- Why not pay Iran and Saudi Arabia to “manage” Iraq for us and keep the place quiet and the oil flowing? Sure Iran and Saudi Arabia are already rich, but even rich people always appreciate a few extra dollars (actually we might have to offer them Euros to get them interested considering how worthless dollars are).

    - And to make the stealth, overnight exit of the US troops go smoother, why not give several hundred Sacagawea Golden Dollar Coins to each and every man, woman and child in Iraq. Given how worthless the dollar actually is, it would be an extremely cheap way to bribe our safe passage out.

    Why coins you ask? They are cheaper to manufacture than dollar bills and the bulkiness would minimize the ability of a war lord to steal tons (literally) of them from the people before the people had a chance to spend it on the necessities of life.

    Financially paying our way out of Iraq would be the best thing for the US economy we could ever do.

    What a great way to actually “win” in Iraq!

  2. Pingback: NEWS & VIEWS ROUNDUP: April 3

  3. Morris says:

    Spyguy, Good Idea, The drain on the US is even more than the $. It’s also all the brains being diverted into an exercise in futility. Wasted lives, wasted economy.
    No more going it alone, hopefully.
    The whole thing from the beginning was insane.
    And it’s too late to save the economy. But saving lives, and reusing them for something sensible would make sense.

  4. Pingback: Failure: something shared by the US and Israel | Antony Loewenstein

  5. KB says:

    Well what still amazes me is that we still have bozos in America from the Republican and conservative wings that believe we will win the war in Iraq.
    It just makes me laugh and cry in the same time.
    For example Anhormen such as Sean Hannity, Mark levin, Mike Reagan,…..etc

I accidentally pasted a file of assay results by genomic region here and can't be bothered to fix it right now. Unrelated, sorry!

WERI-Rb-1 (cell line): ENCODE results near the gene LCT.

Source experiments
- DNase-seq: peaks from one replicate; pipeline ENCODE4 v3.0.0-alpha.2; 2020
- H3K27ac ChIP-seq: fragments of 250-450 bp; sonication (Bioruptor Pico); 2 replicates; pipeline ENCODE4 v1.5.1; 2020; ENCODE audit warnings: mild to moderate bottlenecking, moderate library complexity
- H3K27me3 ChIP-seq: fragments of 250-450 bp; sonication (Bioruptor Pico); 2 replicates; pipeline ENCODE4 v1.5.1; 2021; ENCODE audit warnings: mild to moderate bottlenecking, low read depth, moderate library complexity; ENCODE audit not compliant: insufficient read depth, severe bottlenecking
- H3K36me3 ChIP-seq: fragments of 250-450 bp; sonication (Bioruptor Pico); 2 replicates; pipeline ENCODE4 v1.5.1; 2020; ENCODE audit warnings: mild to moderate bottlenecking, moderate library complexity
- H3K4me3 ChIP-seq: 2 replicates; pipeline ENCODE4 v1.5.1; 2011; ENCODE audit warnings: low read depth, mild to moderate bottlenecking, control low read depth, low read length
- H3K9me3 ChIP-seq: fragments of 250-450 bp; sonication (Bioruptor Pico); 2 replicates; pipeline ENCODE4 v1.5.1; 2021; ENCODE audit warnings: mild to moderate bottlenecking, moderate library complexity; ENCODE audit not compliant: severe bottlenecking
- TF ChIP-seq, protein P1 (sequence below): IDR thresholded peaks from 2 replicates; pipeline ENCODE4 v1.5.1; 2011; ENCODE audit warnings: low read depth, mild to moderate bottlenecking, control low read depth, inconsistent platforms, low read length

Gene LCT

It is so sad
    We just will never learn.
    Peace

  6. Tony says:

    Human never learn their lesson. War in Iraq will never be won.

  7. Morris says:

    Spyguy,
    Please tell me, when the Soldiers leave Iraq, you don’t want them going to Afghanistan or any other far away place.
    This is the danger now ….

  8. Pingback: Tomgram: Ira Chernus: The General and the Trap « Dandelion Salad

  9. wil says:

    “That was why the world he knew was poor, for it insisted that morality and caution were identical.”

    Norman Mailer

  10. wil says:

    “That was why the world he knew was poor, for it insisted that morality and caution were identical.”

    Norman Mailer

  11. Pingback: Petraeus’s Ponzi Scheme - CommonDreams.org

  12. Peter Principle says:

    Human[s] never learn their lesson. War in Iraq will never be won.

    You can make a plausible argument that the war was “won” within 9 days of the original invasion, with the fall of Baghdad. But the problem is that in Iraq you have to “win” over and over and over again, each time against a different enemy or combination of enemies.

    Only a complete monster like Saddam could do that (and his luck probably would have run out sooner or later).

    But you’re right about the not learning our lesson part. The Brits also “won” in Iraq quite a few times before they finally gave up and went home.

    I sometimes think, with only a modest amount of exaggeration, that the best thing that could happen to US policy in Middle East would be for the Iranians to take over Iraq. Let THEM flail around in the quicksand for a while.

  13. Roger H. Werner says:

    The lessons mentioned in this article should have been learned 40 years ago in Southeast Asia. The US military and its South Vietnam client state outgunned the North Vietnamese and their VC allies throughout that misbegotten conflict. Yet because the opponents of US policies had the support of the majority of the Vietnamese people, both north and south, they ultimately prevailed at a horrendous cost in life and money. I cannot imagine why the obvious lesson of Vietnam is so difficult for American leadership to grasp. I have to believe that US leadership is more interested in perpetuating an American myth than in understanding and dealing with reality. Teleological thinking of this sort in a military conflict must eventually lead to political and military disaster.

  14. Pingback: Don’t Betray Us, General: Admit That Iraq Keeps Getting Worse and That the Surge Failed « Kandylini’s

  15. izmir escort says:

    Why coins you ask? They are cheaper to manufacture than dollar bills and the bulkiness would minimize the ability of a war lord to steal tons (literally) of them from the people before the people had a chance to spend it on the necessities of life.

  16. mersin emlak says:

    Human never learn their lesson. War in Iraq will never be won.

  17. Pingback: The Ridiculous Surge | Lew Rockwell

Leave a Reply

Your email address will not be published. Required fields are marked *

*

You may use these HTML tags and attributes: <a href="" title=""> <abbr title=""> <acronym title=""> <b> <blockquote cite=""> <cite> <code> <del datetime=""> <em> <i> <q cite=""> <strike> <strong>